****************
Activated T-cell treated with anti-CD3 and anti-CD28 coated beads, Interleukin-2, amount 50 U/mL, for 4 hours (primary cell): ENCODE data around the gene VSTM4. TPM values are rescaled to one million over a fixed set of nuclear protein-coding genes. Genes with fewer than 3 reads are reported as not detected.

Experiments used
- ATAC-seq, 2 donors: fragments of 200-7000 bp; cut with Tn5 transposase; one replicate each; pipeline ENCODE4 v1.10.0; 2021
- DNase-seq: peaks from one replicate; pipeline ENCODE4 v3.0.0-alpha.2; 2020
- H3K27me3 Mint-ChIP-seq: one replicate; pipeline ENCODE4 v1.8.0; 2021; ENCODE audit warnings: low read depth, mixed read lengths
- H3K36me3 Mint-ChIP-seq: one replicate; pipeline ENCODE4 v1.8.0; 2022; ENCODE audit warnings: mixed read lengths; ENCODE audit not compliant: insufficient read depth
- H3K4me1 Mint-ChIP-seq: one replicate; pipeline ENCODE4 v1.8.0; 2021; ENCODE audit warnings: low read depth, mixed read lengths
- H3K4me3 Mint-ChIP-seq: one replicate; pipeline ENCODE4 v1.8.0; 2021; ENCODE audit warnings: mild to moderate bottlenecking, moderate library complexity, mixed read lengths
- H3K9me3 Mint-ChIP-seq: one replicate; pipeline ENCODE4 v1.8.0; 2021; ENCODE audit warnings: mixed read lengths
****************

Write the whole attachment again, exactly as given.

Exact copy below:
Activated T-cell treated with anti-CD3 and anti-CD28 coated beads, Interleukin-2, amount 50 U/mL, for 4 hours (primary cell): ENCODE data around the gene VSTM4. TPM values are rescaled to one million over a fixed set of nuclear protein-coding genes. Genes with fewer than 3 reads are reported as not detected.

Experiments used
- ATAC-seq, 2 donors: fragments of 200-7000 bp; cut with Tn5 transposase; one replicate each; pipeline ENCODE4 v1.10.0; 2021
- DNase-seq: peaks from one replicate; pipeline ENCODE4 v3.0.0-alpha.2; 2020
- H3K27me3 Mint-ChIP-seq: one replicate; pipeline ENCODE4 v1.8.0; 2021; ENCODE audit warnings: low read depth, mixed read lengths
- H3K36me3 Mint-ChIP-seq: one replicate; pipeline ENCODE4 v1.8.0; 2022; ENCODE audit warnings: mixed read lengths; ENCODE audit not compliant: insufficient read depth
- H3K4me1 Mint-ChIP-seq: one replicate; pipeline ENCODE4 v1.8.0; 2021; ENCODE audit warnings: low read depth, mixed read lengths
- H3K4me3 Mint-ChIP-seq: one replicate; pipeline ENCODE4 v1.8.0; 2021; ENCODE audit warnings: mild to moderate bottlenecking, moderate library complexity, mixed read lengths
- H3K9me3 Mint-ChIP-seq: one replicate; pipeline ENCODE4 v1.8.0; 2021; ENCODE audit warnings: mixed read lengths